This is Chicago, Illinois. Skyscrapers and multi-complexes reach for the sun and stars here in the USA’s third most populated city. It is the definition of a metropolitan, a city that has withstood enormous unexpected growth and continues to thrive. This is also the city of hope, when after the 1989 Romanian Revolution, thousands of Romanians first stepped foot on American soil free at last from communism, overflowing with dreams of a better life.
Take a walk around the blocks, see for yourself just what a true traffic jam looks like, but this is also Chicago, Illinois, September 2nd. There is a call for awakening rising from behind the glass walls of the infamous McCormick Stadium. It is the 48th gathering of the annual Romanian Pentecostal Convention, and it beckons Romanian-Americans from far and wide to watch, to listen, and to worship.
Dressed in best and answering to the call, five-thousand Romanians from the top of Illinois to the tip of Arizona and many from Canada and the motherland herself trod across the navy blue carpet to their seats. This year it is time for the Romanian church community to remember what their mission as endowed by Christ is.
Luigi Mițoi, coordinator of the conference this year and pastor of Bethany Church in Chicago, invites Viorel Lozneanu to pray the first prayer of the three-day convention. “You gave us a mission, Lord Jesus, when You rose to Heaven. You gave what was Your mission before the cross to twelve disciples, and since then millions upon millions of people have followed You. And today, we want to learn about Your Church’s mission again, to remember how to maintain it in truth.”
Lights, cameras, worship. With Pastor Mițoi being the coordinator of the event, Bethany’s worship team are the leaders of worship. From Romanian hymns that bring tears and memories to those who are older to contemporary English hits that make hands raise in abandon, every attendee can feel welcomed and free to praise just as they like it. Astounding performances from the mixed choirs and band abound as well, each being a touching treat of their own accord.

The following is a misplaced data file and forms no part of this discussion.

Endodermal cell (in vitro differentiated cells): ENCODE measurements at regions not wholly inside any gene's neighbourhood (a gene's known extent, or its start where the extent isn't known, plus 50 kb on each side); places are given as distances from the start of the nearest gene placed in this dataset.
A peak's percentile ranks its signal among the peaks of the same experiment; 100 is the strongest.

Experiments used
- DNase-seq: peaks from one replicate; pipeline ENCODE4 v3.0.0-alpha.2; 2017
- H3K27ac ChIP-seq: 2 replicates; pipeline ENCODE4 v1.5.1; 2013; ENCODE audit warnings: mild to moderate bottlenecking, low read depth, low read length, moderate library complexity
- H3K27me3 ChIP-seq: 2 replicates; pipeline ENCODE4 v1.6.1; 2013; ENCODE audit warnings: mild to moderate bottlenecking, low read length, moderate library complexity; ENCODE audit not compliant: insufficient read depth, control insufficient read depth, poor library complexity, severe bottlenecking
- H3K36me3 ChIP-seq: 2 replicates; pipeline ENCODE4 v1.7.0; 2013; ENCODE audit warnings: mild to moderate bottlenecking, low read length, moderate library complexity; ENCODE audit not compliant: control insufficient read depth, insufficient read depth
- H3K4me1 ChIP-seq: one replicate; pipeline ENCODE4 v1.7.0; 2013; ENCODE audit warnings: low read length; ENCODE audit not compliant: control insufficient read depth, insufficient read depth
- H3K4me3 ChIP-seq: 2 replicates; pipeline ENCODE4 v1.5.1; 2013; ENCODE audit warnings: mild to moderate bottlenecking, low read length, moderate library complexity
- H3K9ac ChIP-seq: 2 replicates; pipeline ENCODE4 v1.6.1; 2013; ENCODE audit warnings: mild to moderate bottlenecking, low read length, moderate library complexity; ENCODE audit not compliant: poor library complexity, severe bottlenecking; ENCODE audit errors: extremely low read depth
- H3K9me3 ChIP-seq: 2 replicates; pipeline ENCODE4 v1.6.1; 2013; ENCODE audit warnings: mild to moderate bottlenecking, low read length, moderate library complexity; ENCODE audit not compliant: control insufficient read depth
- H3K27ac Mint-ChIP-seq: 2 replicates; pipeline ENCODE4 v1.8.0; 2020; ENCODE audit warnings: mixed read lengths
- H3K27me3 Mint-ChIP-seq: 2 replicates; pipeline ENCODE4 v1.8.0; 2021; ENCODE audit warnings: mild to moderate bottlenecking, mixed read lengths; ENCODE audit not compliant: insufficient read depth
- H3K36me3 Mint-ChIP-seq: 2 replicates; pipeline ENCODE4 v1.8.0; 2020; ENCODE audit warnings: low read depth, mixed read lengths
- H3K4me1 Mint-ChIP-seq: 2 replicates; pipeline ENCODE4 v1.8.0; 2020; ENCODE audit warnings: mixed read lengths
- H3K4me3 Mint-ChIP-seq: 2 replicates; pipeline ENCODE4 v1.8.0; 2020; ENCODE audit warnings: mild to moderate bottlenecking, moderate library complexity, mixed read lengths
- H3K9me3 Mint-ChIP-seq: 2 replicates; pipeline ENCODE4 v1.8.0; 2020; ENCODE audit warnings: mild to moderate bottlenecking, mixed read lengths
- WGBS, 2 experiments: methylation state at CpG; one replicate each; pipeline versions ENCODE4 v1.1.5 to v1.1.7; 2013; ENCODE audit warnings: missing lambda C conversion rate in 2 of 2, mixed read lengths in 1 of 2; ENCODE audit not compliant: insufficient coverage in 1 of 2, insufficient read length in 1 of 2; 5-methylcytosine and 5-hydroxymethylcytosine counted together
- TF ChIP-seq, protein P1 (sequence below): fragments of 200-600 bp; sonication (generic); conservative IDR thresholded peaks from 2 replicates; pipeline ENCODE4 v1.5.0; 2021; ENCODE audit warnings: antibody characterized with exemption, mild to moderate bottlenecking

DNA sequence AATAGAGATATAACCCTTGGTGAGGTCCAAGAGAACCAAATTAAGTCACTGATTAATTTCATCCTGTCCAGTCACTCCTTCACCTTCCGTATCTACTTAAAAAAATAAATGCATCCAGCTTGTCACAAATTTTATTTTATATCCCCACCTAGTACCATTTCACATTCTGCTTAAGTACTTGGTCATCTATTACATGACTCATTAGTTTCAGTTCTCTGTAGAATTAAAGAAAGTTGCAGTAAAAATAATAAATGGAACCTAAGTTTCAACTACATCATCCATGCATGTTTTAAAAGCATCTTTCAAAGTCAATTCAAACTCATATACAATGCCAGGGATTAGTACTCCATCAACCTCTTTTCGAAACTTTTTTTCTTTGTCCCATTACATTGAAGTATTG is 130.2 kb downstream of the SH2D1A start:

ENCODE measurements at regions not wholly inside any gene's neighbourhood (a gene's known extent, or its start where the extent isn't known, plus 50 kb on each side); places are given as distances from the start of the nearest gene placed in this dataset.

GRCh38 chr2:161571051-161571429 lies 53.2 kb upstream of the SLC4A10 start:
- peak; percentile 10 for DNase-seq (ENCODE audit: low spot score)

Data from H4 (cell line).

Taking the podium first is Nelu Filip, pastor of Maranatha Church in Phoenix, Arizona, with the foremost subject of the formation of the Church and why it matters based on John 1:1-14.
“What does not define the church?” he asks, so he says he can better define what does, “First, it is not a human institution. It is ruled by the holy standards of Christ Jesus. The moment we cease to define it in its proper sense, we ruin the purpose of the Church. It is also not a structure or a building, not a place we come for diversion or to meet friends, and not a business.
“What is the church then? I want to turn to what Christ defined it as: ‘For where two or three gather in my name, there am I with them,’ (Matthew 18:20). That is the essence. In the theological perspective, some experts have come to define the Church as being a community of humans alive in Christ, with a mission to edify, multiply, and send missionaries to the edges of the world with the Gospel.”
His subject is such a crucial part to understanding why we Christians exist as the Church that halfway through his message, flared up by the Holy Spirit, each word pierces into the 5,000 hearts present and 9,000 hearts streaming the conference at home.
“The moment I compared today’s Church with the first Church,” his voice softens, “my heart broke and I said ‘Lord, how far we’ve strayed from Your truths, how far we’ve run from what it used to be.’” The first Church, he says, was passionate while we are comfortable, risked their image and lives for the Gospel while we do not dare offend anyone, was so fixated on following Christ’s footsteps of holiness while we are impartial, had no air conditioning and cars and cathedrals yet still carried the Gospel across borders while we focus on our programs and schedules.
“We have become very comfortable Christians; program consumers, we like to hear great songs, great sermons, but may the Lord help us practice what we consume. Because the emblem of the Church is the proof of Christ living in us, changing us and giving us new life. We have a sacred duty: we are a chosen people, a holy community, the heirs of Christ who won us with His blood, who called us out of the darkness and into His astounding light.”
Corneliu Bîrsan, pastor of Romanian Pentecostal Church of God from Kitchener, Canada, takes the podium next with a message based on Acts 1:6-8 and 2:1-18 (about the strength of the church which is the Holy Spirit).